May 6, 2015 Celeste Monforton, DrPH, MPH 3Comment

I’ve heard dozens and dozens of examples of workers getting seriously injured on-the-job. Many times the tale ends with a remark like this:

“and the company never told OSHA.”  

There was the guy on a moving crew in Milwaukee whose foot was crushed in a faulty freight elevator. A day laborer in Cincinnati who lost part of his finger in a chain saw. A painter in Houston who suffered a fractured pelvis and leg when his scaffold collapsed.

In every case, whether the worker himself or a co-worker told the story, they thought it especially important to tell me this: neither the boss nor anybody from the company reported the incident to OSHA. These individuals were suggesting to me—and it seemed like a reasonable thing to presume—that if a worker loses a limb, lands in the hospital, or has to have surgery because of a work-related incident, surely OSHA should be told about it. I was left to explain otherwise.

Until January 1, 2015, the only incidents that employers were required to report to OSHA were (1) a fatality, and (2) an incident that led to the overnight hospitalization of three or more workers. Lose a limb in a punch press, or an eyeball from a toxic chemical splash, and nobody was required to pick up the phone and call OSHA. “For real?” or “Que loco” is what they’d say when I explained OSHA’s weak requirements for employers to report serious injuries.

An article in this week’s Houston Chronicle explains why the change that happened January 1 matters. In “’Mini-trend’ of post-storm accidents gets OSHA’s attention,” L.M. Sixel reports that heavy rain and winds last week in east Texas downed power lines and trees. Those hazards led to a number of serious work-related injuries, as well as the death of worker by electrocution. OSHA’s area director for the northern part of Houston, Joann Figueroa, told Sixel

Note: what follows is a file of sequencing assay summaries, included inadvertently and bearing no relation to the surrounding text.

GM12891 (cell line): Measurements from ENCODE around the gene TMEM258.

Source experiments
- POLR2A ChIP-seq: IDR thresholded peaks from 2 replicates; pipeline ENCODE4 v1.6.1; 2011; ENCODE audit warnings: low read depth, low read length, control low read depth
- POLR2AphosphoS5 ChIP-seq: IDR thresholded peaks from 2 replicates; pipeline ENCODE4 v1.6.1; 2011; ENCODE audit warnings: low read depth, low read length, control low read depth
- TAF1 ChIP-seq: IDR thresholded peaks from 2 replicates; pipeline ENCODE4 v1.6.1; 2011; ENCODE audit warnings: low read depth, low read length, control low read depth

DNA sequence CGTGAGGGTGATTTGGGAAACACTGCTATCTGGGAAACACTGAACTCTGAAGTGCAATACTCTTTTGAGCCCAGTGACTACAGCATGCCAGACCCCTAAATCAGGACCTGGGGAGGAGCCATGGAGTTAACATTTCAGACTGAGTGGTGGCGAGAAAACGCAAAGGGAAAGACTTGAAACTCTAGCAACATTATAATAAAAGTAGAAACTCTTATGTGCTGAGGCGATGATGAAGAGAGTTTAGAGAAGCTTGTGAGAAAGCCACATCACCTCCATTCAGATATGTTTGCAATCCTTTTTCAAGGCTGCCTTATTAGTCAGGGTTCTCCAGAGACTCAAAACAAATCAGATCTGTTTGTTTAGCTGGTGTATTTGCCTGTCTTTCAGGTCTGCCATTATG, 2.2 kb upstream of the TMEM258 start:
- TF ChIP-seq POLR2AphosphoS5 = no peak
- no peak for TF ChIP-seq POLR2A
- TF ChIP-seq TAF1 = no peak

“… she grew alarmed when her office became aware of the cluster of accidents and she credited a change in federal regulations beginning Jan. 1 that requires companies to notify OSHA within 24 hours if an employee is admitted to a hospital. Employers also must notify the agency if an employee loses an eye or undergoes amputation.  ….With the new rules in place, Figueroa said, OSHA can spot trends more quickly and intervene with resources and suggestions.”

Having the data promptly can help identify a trend early and

“…stop others from getting hurt on the job as they repair power lines, trim trees and clear out debris.”

I was in Houston last week and experienced some of the storms. Now, just a few days later, I’m impressed to read a news story about how a local OSHA office is making good (and quick) use of the data now being reported to it.

 

3 thoughts on ““His boss never told OSHA”

  1. I’m a health and safety EHO working in local government in Scotland and have been a frequent reader of The Pump Handle since I discovered it about a year ago. Worker fatality rates in the USA are at least double what they are in UK. I think our relative success is partly due to the 30 years of the Health and Safety at Work etc. Act 1974 and its comprehensive, goal-setting approach to workplace safety and health.
    Accident reporting in UK has always been far more comprehensive that the OSHA rules – even now. I was frankly astonished to see how serious an incident had to be prior to 1st January to be reportable, and even now the rules set a very high threshold for reporting. In UK, the Reporting of Injuries, Diseases and Dangerous Occurrences Regulations 2013 require, for worker non-fatal injuries alone, the following to be reported: